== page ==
23. Stiggy

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    The winter problem is largely due to gas supply. Many power stations are powered by gas, so when the cold weather kicks in there is a double whammy of demand.

    The other factor is that the government has been closing down the old coal power stations to meet emissions targets, but failing to get new ones built. They rely on foreign investment from the likes of the French EDF who will only built a power station if they are guaranteed a profit through high energy charges.

    EVs are not a major factor in any of this, they are just caught up in the crossfire.
     
  24. Clem_Dye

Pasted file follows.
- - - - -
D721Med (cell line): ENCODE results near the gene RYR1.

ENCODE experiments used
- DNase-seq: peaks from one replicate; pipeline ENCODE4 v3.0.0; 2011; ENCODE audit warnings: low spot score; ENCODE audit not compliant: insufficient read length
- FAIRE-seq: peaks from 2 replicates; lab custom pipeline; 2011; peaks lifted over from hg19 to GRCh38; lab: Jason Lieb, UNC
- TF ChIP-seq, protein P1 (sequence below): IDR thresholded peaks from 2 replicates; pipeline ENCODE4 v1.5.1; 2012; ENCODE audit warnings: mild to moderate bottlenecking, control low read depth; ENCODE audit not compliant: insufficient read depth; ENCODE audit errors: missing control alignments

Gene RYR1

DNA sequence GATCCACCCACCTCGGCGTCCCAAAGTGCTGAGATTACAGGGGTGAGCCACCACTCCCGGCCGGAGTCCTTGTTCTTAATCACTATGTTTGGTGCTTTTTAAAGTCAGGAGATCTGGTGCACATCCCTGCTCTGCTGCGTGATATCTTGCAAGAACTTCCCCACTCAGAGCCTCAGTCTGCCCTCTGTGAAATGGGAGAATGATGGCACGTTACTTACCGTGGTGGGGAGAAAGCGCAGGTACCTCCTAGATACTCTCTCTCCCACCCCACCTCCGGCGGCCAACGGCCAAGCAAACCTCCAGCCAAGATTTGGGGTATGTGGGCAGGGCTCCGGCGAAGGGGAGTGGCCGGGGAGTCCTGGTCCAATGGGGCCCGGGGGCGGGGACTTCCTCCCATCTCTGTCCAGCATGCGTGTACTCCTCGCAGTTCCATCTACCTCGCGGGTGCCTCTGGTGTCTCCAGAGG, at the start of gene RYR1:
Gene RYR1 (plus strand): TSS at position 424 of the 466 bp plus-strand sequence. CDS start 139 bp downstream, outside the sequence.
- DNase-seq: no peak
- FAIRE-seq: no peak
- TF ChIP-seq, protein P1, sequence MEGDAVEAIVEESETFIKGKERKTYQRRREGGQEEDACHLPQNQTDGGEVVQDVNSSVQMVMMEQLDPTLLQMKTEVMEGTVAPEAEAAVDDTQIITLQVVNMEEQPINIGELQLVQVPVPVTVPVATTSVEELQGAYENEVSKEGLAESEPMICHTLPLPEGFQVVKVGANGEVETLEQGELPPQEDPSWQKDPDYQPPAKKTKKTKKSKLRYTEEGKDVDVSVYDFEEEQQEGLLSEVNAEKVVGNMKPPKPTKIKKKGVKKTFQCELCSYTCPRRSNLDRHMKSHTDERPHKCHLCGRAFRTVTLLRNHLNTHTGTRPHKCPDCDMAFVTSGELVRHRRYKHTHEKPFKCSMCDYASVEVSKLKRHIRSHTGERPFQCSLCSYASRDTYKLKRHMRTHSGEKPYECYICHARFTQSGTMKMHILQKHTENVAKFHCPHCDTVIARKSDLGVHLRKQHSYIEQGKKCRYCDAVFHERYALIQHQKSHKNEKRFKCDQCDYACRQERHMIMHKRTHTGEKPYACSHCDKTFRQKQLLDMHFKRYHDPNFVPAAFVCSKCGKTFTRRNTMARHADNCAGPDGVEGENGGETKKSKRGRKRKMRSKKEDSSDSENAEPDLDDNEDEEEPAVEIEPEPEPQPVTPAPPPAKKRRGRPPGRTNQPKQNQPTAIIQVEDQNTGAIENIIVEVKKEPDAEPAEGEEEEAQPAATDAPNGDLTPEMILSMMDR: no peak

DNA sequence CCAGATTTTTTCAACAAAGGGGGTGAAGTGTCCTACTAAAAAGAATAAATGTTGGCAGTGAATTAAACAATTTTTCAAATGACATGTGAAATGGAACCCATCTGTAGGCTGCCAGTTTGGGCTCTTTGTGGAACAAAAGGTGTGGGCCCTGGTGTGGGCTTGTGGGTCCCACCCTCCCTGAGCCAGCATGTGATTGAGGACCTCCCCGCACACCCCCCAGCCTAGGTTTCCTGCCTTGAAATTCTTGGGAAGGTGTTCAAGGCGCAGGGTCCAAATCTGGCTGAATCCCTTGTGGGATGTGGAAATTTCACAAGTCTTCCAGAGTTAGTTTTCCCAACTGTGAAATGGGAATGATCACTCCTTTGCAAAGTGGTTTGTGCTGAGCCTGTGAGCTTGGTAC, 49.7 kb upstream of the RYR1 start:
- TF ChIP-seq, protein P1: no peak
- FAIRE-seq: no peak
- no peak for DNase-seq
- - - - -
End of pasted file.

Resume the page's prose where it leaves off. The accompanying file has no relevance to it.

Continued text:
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    Maybe, but if the move to EVs takes place, then we will need more power generation. I can't see any way round that. The coal-fired power situation is somewhat annoying. According to some sources, the UK is sitting on over 400 years of coal, but the Thatcher government accelerated the demise of our mines, primarily by allowing cheap coal imports. Coal is a dirty fuel, but in Germany, which is also rich in coal, they've been busy building new power stations using coal and carbon sequestration. If the Germans can do it, I can't see why we can't. Using UK-sourced coal has many benefits -- employment, self-sufficiency, the ability to generate gas, and so on. However, with the mines having been disused for so long, it's probably too late, which is why we're now stuck on having to import foreign gas supplies. Wind and solar power will simply not deliver what we need in the future, if we're (eventually) to stop using gas as a power source, and we're not exactly rushing to replace our nuclear power stations or build new ones. Sure, the rolling blackouts predicted some years ago haven't yet arrived, due to us having mild winters of late, but it will only take one severe winter to demonstrate just how fragile and poorly planned our power generating infrastructure. In the UK, we can't plan anything with any degree of efficiency, which is why we only hold ~2 days worth of natural gas reserves, whilst the French hold 40. I strongly suspect that the move to support EVs will be half-*rsed here in the UK, just like everything else is that we do.